Toyota Motor Corp is working to create a robust supply chain that would recover within two weeks in the event of another massive earthquake like the one on March 11 that is still affecting output six months later, a top executive said.
Toyota and other Japanese automakers were forced to halt a large portion of their production both inside and outside Japan for months after the earthquake and tsunami cut off the supply of hundreds of parts from the country’s devastated northeast.
“We’re making checks now to see what needs to be done to enable a recovery within two weeks when the next one -- expected in the central Tokai region -- comes,” Executive Vice President Shinichi Sasaki told Reuters in an interview on Tuesday.
“We’re about 80 per cent done with these checks,” he said.
Mr. Sasaki, who is in charge of purchasing, said Toyota was taking three steps to create a buffer against supply chain risks, adding that he expected all the steps to be completed in roughly five years.
The first is to further standardize parts across Japanese auto makers to use more common components so that when one factory is hit, the same parts could be manufactured elsewhere, he said.
The second step is to ask suppliers further down the chain to hold enough inventory -- perhaps a few months’ worth -- for specialized components that cannot be built in more than one location, or take anti-quake measures that guarantee safety against any tremor, he said.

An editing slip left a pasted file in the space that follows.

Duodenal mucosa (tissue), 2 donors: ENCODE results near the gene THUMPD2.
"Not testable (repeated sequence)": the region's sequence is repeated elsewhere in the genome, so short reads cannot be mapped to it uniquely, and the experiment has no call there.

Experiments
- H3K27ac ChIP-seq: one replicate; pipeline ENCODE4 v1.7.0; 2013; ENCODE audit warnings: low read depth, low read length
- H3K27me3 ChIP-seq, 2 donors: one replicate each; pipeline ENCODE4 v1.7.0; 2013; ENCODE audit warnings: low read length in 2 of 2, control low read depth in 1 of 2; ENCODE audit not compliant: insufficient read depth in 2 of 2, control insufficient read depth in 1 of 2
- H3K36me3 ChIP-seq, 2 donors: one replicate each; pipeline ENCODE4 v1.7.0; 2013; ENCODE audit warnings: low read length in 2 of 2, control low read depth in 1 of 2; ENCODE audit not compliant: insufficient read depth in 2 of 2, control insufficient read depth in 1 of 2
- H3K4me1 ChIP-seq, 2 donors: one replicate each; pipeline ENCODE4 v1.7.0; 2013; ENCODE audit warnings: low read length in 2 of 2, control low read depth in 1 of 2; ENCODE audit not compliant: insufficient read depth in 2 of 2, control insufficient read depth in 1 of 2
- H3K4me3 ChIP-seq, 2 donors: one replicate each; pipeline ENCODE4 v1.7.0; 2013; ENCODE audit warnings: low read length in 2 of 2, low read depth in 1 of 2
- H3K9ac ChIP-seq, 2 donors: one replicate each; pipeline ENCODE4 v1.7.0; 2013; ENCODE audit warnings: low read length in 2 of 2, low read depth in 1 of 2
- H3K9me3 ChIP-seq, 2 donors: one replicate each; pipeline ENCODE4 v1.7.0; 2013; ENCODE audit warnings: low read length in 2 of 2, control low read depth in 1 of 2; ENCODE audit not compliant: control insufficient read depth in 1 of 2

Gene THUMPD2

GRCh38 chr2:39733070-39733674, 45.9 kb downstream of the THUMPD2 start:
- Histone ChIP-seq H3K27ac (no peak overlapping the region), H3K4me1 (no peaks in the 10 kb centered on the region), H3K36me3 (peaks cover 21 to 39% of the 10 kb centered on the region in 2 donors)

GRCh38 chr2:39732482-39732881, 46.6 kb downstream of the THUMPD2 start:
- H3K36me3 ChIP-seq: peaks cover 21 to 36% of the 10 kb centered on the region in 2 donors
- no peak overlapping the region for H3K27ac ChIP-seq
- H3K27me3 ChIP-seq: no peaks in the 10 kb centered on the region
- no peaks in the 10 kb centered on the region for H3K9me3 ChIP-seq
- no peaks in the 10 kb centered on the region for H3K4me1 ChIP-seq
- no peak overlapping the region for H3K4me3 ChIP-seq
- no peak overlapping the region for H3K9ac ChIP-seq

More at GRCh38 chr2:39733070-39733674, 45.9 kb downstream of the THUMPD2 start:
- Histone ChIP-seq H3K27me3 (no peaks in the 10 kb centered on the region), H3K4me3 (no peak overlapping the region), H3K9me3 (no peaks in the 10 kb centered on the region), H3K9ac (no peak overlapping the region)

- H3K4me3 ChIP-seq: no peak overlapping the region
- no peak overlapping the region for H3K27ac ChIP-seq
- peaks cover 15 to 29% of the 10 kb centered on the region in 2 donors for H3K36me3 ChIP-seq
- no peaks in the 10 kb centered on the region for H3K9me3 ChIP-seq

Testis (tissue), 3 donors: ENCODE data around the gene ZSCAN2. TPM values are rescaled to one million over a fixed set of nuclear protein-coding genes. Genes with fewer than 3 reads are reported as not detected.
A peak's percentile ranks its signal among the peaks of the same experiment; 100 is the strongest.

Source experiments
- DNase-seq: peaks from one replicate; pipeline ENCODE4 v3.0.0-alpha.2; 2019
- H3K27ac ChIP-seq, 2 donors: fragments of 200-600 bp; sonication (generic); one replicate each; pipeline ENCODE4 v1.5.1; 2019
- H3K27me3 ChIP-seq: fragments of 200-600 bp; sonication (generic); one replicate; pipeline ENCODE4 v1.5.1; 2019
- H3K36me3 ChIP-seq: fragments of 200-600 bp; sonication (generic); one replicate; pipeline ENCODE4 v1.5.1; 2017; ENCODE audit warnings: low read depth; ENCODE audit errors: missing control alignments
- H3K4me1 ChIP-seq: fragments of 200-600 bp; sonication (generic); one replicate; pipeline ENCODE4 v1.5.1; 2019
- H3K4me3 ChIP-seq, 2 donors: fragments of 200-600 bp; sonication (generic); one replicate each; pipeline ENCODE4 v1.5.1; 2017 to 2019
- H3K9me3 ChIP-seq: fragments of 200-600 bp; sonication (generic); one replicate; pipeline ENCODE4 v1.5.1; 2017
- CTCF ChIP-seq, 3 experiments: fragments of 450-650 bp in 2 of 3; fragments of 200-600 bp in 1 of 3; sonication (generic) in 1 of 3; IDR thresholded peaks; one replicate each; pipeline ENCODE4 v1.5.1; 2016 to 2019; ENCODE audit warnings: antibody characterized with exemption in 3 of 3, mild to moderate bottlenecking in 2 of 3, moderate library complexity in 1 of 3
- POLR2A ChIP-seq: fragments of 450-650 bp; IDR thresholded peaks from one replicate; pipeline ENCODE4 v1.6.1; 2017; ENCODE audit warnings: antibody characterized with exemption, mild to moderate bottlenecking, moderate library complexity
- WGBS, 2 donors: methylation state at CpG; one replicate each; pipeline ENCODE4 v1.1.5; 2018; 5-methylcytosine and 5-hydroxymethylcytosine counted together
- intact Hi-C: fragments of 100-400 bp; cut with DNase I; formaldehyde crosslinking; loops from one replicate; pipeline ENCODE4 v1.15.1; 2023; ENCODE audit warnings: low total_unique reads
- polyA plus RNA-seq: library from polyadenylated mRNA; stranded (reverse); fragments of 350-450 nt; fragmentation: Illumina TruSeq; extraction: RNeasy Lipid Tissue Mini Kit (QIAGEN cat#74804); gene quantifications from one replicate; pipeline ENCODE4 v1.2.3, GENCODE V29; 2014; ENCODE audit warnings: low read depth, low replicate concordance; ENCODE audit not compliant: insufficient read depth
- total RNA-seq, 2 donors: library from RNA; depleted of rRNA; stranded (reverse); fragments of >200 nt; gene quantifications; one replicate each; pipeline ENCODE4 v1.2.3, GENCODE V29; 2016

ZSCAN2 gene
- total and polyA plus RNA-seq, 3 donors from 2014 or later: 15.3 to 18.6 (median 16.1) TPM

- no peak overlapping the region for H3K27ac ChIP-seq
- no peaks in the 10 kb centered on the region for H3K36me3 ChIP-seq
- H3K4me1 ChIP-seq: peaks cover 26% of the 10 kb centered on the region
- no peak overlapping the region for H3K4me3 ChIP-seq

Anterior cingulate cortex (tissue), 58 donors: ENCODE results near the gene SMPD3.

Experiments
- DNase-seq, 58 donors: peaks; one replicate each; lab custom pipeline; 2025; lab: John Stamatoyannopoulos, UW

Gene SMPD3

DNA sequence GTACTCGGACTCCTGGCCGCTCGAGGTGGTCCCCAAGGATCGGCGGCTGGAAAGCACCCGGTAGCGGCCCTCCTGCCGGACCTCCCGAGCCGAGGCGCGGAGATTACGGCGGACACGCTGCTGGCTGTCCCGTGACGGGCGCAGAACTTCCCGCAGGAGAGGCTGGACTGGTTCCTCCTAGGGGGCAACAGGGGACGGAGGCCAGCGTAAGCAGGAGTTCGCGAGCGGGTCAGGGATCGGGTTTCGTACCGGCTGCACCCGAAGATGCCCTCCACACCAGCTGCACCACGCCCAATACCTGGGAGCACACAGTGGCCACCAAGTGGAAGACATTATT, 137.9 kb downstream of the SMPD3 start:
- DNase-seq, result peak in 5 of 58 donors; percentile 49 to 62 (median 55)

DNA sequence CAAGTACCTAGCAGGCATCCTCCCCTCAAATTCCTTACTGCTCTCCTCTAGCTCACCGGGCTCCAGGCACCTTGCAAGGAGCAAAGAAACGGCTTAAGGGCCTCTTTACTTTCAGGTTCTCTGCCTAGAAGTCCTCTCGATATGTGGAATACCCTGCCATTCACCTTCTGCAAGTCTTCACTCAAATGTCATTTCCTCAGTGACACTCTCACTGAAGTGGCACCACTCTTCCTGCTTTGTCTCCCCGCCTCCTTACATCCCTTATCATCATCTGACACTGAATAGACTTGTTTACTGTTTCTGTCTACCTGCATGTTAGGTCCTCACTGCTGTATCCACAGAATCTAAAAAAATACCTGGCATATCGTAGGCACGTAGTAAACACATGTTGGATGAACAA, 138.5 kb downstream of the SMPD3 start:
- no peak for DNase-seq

This was to prevent a repeat of what happened this time with the maker of microchip controller units (MCUs), Renesas Electronics Corp , whose production is still seen a few weeks away from being fully restored.
Part of the second step would also involve developing technology that would provide more options for materials used in components, such as substituting rare earths controlled mostly in China.
The third step to becoming more resilient was to make each region independent in its parts procurement so that a disaster in Japan does not affect production overseas, Mr. Sasaki said.
These measures would also be effective in improving the buffer against the strong yen, Sasaki said, by eventually lowering costs and creating a natural hedge within each region.
More than the March 11 disasters, Toyota is hurting from the yen’s historic strength against the dollar, which is wiping billions of dollars in profit from the export-dependent company.